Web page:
Embracing Failure as a Learning Tool

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Hands-On Learning and Experimentation

Tesla’s approach to learning was hands-on. He believed in experimenting and learning from practical experiences. Modern education systems can draw from this by integrating more laboratory work, maker spaces, and real-world problem-solving activities into the curriculum. Students should be encouraged to tinker, build, and experiment, thus applying theoretical knowledge to practical situations.

Learning as an Ongoing Process

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Inspiration

The Liberal Gift: The Key Lessons from “College – Pathways of Possibilities” by Saikat Majumdar

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"College-Pathways of Possibility" by Saikat Majumdar

Children up to grade VI who secured a rank within the top 15 were exempted from sitting for the annual exam at the school I attended. My academic performance was below average, so I never missed writing the annual exam. During classes, I struggled to learn the notes by rote; instead, I found myself drawn to discussions and debates on the topics at hand. Unfortunately, the classroom environment rarely encouraged such interactions, with teachers predominantly delivering monologues rather than fostering open dialogue. I neither listened to the teacher’s dictation of the book nor dictated the book in my answer scripts. As a result, my academic performance suffered, and I became accustomed to being identified solely by my exam marks.

Reflecting on this, I realized I was a curious mind asking questions, but since I was not meritorious, I often felt overlooked and misunderstood by both peers and parents. However, these challenges ultimately sparked a curiosity within me that transcended boundaries of traditional education. I discovered my passion for human interaction, leading me to pursue social work and later psychology. I specialize in the intersection of psychology and social work. Along the way, I realized that economics partly determines people’s behaviour in social contexts, which expanded my interest to include economics and a bit of history to understand the origins of human societies. This varied perspective was a burden to me until I read “College – Pathways of Possibilities” by Saikat Majumdar. The author’s discourse on education liberated my mind and soul, changing the course of my life. Through reading, I have come to realize that from the very start of my educational journey, I have been fervently seeking knowledge. However, when the expectation was to solely acquire information and reproduce it for marks, I struggled.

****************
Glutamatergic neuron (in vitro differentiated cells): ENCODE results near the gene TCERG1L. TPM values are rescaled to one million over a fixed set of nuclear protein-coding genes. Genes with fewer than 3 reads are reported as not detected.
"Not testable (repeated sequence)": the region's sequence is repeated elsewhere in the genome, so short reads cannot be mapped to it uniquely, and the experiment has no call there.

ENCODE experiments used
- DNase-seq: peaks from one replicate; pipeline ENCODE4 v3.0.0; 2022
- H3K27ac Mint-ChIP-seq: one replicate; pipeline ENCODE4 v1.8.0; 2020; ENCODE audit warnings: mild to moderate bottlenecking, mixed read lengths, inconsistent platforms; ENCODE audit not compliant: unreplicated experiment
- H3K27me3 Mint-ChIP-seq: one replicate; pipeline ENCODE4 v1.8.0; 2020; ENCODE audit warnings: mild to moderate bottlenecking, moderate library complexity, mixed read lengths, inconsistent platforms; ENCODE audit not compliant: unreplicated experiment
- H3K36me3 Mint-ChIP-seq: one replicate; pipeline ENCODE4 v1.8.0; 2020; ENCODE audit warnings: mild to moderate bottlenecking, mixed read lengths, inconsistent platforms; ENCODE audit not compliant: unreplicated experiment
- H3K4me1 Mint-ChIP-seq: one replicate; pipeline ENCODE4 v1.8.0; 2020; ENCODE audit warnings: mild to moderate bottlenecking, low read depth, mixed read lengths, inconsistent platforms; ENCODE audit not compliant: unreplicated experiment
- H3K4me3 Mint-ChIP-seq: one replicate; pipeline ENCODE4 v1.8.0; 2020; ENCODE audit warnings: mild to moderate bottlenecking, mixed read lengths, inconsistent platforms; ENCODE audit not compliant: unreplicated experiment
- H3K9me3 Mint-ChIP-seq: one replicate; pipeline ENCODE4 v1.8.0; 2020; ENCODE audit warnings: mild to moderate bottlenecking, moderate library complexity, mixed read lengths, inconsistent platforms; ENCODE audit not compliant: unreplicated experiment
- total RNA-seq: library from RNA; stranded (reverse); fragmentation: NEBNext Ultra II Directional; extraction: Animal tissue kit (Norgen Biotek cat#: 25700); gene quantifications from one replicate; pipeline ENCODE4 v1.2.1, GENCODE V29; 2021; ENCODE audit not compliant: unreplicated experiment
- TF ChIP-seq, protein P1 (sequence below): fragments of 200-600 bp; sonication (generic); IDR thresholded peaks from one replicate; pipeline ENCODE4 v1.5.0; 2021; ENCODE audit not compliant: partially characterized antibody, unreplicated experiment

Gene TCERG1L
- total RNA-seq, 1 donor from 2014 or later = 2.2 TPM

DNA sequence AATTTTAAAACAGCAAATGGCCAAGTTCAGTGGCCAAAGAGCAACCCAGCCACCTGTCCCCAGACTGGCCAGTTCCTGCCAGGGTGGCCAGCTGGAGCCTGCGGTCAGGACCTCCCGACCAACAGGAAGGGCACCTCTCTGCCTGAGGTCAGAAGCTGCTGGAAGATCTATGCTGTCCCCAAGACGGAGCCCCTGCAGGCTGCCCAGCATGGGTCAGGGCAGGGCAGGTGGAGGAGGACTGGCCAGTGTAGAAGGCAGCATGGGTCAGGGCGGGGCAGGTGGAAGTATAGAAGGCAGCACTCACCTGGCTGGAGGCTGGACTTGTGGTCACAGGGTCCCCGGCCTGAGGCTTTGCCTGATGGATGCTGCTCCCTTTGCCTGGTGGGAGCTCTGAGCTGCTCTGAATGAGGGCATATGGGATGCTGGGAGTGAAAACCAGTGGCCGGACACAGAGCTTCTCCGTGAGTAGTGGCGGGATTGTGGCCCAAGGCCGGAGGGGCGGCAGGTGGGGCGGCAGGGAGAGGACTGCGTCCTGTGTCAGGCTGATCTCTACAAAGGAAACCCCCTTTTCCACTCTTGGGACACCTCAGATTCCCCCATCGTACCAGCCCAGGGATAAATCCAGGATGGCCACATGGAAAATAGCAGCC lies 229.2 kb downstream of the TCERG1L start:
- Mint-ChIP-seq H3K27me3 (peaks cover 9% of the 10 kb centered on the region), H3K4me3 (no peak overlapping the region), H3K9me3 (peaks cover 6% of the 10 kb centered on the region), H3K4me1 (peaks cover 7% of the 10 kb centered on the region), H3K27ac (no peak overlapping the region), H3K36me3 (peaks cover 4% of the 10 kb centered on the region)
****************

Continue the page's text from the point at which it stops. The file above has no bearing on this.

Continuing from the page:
The book acknowledges my distinctiveness and is likely to do so for any reader. It is only fair if children who are natural learners are seen as individual persons functioning collectively for knowledge, with knowledge made available collectively. The author poses a radical question to the colonial system of education that is worshiped: Can fundamental arts and science education, or fundamental education per se, be imagined accommodating every individual? This is a magical question to me! I met some students today with whom I closely work on a Psychology student magazine. I asked them, in twelve long years of their school education and one year into undergrad, were they seeking knowledge or information. Their time paused for seconds, their pupils dilated, they looked at each other and collectively said, “Information!” Isn’t this true for most of us? When school and college students are confined within this rigid system that is not eclectically inherited and approached but rather coaches them to consume volumes of information, the nation buries thinkers, engineers mediocrity, instils low self-worth, and compromises their mental health. For a populous nation like ours, the scene is tragic!

This tragic outcome can be contained by opening our minds to the philosophy of liberal education, a luminescence elucidated by the author. The framework of liberal education, as described in the book, is a distribution model where inter-related related and contra-related disciplines speak to one another, offering new perspectives. Essentially, it is a framework that is less framework. This model of education provides the foundational work that allows for choosing a well-thought-out specialization. Specialization here is not about mastering a discipline but achieving a disciplinary depth that enables critical thinking and problem-solving. After all, problems in real life do not come to us specialization-centric. Do they? Even if they seem so, the solutions are seldom specialization-centric.